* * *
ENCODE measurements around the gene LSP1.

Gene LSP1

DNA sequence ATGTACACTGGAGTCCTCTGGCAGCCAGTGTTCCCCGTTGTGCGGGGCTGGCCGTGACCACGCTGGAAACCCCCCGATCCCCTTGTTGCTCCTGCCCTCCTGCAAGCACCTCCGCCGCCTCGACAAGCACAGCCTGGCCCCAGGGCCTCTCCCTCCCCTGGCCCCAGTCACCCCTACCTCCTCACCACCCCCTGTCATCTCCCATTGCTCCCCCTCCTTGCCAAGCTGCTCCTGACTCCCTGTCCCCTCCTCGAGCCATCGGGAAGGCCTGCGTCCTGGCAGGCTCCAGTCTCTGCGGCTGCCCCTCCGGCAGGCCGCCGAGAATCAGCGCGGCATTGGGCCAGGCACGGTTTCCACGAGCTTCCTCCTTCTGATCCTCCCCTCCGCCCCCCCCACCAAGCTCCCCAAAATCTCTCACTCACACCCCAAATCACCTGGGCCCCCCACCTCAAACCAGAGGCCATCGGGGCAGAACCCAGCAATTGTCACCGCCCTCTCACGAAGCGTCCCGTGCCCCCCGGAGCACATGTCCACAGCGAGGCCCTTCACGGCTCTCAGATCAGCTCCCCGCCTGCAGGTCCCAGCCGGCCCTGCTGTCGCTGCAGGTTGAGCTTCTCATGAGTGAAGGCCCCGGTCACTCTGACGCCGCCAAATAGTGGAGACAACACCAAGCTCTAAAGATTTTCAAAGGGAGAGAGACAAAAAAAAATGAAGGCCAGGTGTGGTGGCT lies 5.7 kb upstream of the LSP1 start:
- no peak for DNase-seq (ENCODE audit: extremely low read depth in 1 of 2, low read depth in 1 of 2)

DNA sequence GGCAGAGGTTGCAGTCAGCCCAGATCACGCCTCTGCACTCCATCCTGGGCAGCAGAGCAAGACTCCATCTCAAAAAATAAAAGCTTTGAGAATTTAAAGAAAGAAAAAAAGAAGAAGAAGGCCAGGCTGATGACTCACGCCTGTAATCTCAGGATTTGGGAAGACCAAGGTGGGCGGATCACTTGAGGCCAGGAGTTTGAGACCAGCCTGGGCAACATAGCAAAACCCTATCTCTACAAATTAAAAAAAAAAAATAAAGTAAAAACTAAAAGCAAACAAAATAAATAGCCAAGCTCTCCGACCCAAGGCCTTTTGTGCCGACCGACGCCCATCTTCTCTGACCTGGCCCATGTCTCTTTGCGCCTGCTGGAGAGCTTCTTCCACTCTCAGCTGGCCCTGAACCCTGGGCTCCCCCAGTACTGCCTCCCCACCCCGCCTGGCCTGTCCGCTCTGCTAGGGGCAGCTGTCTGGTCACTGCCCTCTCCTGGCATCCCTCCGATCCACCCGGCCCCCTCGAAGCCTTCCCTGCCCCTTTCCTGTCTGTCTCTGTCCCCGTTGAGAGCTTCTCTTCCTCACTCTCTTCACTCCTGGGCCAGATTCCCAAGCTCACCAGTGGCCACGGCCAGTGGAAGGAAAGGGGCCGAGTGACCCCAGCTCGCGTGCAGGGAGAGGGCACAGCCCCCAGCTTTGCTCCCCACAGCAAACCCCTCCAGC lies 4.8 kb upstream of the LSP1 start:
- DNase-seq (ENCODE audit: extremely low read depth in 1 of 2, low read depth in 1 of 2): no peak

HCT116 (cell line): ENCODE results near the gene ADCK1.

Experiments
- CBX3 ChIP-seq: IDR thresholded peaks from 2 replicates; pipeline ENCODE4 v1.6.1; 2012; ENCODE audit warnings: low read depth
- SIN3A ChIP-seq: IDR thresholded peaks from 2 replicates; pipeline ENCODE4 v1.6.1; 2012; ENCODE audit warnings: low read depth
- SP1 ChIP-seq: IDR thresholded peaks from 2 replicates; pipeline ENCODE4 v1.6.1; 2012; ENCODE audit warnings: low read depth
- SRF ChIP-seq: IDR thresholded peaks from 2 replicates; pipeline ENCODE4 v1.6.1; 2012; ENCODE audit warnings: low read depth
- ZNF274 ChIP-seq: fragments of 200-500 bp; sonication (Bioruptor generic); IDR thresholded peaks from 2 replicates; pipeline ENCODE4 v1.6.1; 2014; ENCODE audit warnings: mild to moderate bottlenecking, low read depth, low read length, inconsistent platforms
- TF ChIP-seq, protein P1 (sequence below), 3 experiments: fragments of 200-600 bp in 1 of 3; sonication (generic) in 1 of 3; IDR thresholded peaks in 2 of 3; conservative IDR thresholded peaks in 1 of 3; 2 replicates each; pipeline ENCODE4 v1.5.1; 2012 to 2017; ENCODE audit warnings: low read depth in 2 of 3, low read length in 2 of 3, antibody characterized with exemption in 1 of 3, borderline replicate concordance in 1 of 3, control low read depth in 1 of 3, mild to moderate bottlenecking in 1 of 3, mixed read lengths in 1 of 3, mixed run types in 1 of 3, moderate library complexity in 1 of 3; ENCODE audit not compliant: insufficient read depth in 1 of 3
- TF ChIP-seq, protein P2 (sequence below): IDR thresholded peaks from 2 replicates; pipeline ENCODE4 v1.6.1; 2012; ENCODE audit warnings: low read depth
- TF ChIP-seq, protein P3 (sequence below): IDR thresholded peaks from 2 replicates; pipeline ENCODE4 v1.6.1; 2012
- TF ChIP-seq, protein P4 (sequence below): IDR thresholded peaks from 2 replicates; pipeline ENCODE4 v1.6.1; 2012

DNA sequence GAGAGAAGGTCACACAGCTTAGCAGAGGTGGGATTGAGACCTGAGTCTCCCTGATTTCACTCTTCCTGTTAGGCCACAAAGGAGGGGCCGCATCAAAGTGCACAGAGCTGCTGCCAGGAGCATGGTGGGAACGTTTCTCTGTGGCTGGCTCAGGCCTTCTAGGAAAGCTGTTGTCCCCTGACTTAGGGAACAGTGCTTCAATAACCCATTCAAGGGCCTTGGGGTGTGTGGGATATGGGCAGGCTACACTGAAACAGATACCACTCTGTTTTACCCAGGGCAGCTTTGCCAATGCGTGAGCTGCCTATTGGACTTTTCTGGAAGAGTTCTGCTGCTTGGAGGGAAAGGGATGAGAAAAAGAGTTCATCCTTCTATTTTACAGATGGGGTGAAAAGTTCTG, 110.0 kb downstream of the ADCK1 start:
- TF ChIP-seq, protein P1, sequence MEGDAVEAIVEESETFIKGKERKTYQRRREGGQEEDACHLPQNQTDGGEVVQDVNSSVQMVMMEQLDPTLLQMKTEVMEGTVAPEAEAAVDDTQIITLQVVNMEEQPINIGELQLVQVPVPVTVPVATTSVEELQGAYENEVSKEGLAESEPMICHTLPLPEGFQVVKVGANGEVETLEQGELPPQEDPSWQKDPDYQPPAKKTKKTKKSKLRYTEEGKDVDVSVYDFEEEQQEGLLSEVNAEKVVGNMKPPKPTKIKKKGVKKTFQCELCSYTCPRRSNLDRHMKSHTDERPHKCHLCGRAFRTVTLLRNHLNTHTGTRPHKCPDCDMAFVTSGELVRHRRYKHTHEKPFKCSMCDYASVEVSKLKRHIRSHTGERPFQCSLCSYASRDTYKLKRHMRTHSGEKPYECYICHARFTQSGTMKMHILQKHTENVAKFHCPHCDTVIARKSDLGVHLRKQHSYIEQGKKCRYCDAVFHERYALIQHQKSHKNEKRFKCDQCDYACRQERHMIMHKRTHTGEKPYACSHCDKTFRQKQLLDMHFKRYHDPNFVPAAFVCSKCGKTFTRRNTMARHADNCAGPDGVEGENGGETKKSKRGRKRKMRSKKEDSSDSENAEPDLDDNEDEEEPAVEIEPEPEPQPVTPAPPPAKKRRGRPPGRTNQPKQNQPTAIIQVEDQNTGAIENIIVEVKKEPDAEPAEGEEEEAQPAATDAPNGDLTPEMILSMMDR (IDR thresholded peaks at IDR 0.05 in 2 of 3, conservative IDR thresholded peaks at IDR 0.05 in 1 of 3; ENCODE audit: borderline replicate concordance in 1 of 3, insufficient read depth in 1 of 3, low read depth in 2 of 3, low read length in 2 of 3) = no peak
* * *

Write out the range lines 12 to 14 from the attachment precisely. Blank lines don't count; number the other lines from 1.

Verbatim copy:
- SRF ChIP-seq: IDR thresholded peaks from 2 replicates; pipeline ENCODE4 v1.6.1; 2012; ENCODE audit warnings: low read depth
- ZNF274 ChIP-seq: fragments of 200-500 bp; sonication (Bioruptor generic); IDR thresholded peaks from 2 replicates; pipeline ENCODE4 v1.6.1; 2014; ENCODE audit warnings: mild to moderate bottlenecking, low read depth, low read length, inconsistent platforms
- TF ChIP-seq, protein P1 (sequence below), 3 experiments: fragments of 200-600 bp in 1 of 3; sonication (generic) in 1 of 3; IDR thresholded peaks in 2 of 3; conservative IDR thresholded peaks in 1 of 3; 2 replicates each; pipeline ENCODE4 v1.5.1; 2012 to 2017; ENCODE audit warnings: low read depth in 2 of 3, low read length in 2 of 3, antibody characterized with exemption in 1 of 3, borderline replicate concordance in 1 of 3, control low read depth in 1 of 3, mild to moderate bottlenecking in 1 of 3, mixed read lengths in 1 of 3, mixed run types in 1 of 3, moderate library complexity in 1 of 3; ENCODE audit not compliant: insufficient read depth in 1 of 3